Weight, as it pertains to pregnancy and motherhood, is a delicate subject. There's a lot of pressure for pregnant mothers not to gain too much or too little during pregnancy. When our babies are born, the pressure continues for us to boomerang back like a spring.
It's important to remember several factors affect weight gain and loss, such as diet, exercise, metabolism, and how much weight was gained during pregnancy.
Mommy Weight Shaming
I felt a sense of shame when I wasn't losing my baby weight fast enough. I wondered why other moms could do it but not me. When I could exercise, I overdid it at least once a week. It resulted in acute pelvic discomfort for several months. When I took a few weeks off, the pain went away. Instead of focusing entirely on exercise, I incorporated better eating and working on my emotions. Emotional weight is very real!
I now feel a slight sense of shame sharing my weight loss journey. It feels like I'm putting down moms who haven't been able to. Sharing our struggles and achievements should lead to upliftment, not degradation. The shaming of moms and their weight will probably never stop, at least not until we normalize being open. I start here today with this article.
Before pregnancy, I was about 135 pounds. At about eight months pregnant, I weighed myself and was shocked to see I was 160-something pounds. I didn't understand how I could have gained so much weight, but I wasn't worried about how I'd lose it either. My baby and I were healthy. I just wanted to focus on a complication-free birth, which we managed successfully!
Fourteen months later, I was just as surprised when I weighed in at 114 pounds! I didn't think you could weigh less than your pre-pregnancy weight. In fact, I didn't even want my pre-pregnancy body back. I'm here to share what has worked real life wonders for me, but remember, we're all different.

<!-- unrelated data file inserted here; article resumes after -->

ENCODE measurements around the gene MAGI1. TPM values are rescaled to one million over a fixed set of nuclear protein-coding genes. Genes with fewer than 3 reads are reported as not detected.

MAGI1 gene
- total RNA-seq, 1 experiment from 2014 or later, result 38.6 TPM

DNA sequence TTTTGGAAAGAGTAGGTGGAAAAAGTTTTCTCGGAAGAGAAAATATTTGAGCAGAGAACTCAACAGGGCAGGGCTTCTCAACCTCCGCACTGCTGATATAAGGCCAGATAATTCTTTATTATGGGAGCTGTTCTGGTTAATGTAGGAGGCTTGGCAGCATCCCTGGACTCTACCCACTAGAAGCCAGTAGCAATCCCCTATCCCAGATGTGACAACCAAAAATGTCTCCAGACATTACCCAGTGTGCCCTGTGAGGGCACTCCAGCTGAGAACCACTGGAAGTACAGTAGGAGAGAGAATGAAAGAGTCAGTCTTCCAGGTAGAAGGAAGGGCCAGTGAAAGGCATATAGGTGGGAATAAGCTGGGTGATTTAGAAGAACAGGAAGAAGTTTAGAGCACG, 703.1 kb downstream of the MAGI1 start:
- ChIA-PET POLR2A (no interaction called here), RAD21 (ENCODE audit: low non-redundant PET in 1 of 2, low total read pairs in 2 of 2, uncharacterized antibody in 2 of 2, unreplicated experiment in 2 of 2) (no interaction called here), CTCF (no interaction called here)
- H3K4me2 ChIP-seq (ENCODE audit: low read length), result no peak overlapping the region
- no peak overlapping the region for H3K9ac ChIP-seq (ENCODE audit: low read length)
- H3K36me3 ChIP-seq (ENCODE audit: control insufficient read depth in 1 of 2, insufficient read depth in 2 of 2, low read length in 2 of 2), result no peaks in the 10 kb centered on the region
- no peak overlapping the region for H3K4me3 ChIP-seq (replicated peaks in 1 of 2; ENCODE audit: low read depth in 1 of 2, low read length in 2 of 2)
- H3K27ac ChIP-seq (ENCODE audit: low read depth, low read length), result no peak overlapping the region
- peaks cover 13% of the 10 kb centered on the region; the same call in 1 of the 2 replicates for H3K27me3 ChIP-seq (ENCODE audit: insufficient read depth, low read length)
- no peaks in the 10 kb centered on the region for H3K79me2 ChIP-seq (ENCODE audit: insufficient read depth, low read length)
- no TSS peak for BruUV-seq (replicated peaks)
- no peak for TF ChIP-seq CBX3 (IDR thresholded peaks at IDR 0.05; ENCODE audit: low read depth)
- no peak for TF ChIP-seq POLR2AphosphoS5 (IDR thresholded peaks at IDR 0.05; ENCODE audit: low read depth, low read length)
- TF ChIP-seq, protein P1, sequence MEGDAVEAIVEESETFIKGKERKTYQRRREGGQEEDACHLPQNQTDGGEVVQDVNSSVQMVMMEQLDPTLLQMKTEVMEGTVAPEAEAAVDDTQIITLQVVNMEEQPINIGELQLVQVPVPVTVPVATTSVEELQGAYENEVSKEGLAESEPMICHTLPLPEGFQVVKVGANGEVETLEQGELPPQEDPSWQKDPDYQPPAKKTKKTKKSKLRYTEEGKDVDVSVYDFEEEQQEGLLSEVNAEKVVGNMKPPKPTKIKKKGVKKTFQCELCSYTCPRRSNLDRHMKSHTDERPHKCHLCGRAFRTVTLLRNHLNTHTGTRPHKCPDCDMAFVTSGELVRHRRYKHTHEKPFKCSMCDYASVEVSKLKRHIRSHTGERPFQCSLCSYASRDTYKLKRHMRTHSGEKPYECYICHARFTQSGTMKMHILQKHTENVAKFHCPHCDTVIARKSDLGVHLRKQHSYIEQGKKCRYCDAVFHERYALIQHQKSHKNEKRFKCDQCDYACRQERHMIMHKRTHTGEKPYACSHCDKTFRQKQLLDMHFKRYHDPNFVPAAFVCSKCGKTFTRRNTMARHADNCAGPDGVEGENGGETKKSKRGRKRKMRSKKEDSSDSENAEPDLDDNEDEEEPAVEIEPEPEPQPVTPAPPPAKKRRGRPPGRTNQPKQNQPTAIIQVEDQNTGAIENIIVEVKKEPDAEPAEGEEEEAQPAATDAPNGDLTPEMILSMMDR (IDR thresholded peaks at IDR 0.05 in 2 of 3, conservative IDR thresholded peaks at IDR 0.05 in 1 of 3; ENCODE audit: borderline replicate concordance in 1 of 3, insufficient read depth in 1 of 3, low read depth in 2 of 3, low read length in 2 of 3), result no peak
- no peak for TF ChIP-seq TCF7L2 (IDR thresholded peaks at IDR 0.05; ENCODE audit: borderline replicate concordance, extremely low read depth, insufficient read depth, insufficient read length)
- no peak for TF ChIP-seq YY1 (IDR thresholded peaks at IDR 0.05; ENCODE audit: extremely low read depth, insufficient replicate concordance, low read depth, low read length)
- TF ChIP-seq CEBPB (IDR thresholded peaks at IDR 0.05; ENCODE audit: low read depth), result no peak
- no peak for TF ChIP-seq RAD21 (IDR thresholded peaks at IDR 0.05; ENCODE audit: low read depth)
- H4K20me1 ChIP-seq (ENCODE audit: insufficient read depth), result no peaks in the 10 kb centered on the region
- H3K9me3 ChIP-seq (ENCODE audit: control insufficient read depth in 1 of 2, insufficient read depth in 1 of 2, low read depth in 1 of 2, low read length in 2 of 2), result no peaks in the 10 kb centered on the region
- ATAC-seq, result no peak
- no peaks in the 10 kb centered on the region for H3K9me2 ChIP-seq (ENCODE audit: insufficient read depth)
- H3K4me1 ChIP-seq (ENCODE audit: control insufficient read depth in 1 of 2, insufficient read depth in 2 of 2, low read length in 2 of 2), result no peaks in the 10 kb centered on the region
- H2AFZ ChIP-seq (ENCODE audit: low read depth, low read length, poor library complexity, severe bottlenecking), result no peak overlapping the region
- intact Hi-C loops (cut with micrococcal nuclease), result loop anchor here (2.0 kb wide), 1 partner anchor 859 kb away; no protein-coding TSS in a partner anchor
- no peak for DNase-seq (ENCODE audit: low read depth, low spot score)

Weight Loss & Babywearing
Babywearing is the act of wearing your baby in a carrier. I started with a baby wrap, but my son didn't like it, so I switched to a vest carrier.
My goal in babywearing wasn't to lose weight. I just wanted to bond with my baby through skin to skin contact. I didn't consider carrying my baby was like wearing a weight vest that helped me burn more calories and fat.
Regular activities like groceries or cooking became a workout without me realizing it. It saved me time because I was doing both, but I still took 30-60 minutes walks most days of the week. This is where I could have taken things a little easier on my body.
PR News Wire stated an average woman loses 110 calories with 30 minutes of walking. Carrying a 26-pound toddler brings that number up to 230 calories, for example.
By his first birthday, my son was about 20 pounds. I carried him around while I did just about everything. That's more than 30 minutes a day and far more calories than 110. You will get stronger as your baby gets heavier. It's a gradual process for both of you.
Babywearing also keeps you from sitting around too much. You naturally always have to be in some kind of motion if you practice carrying your child.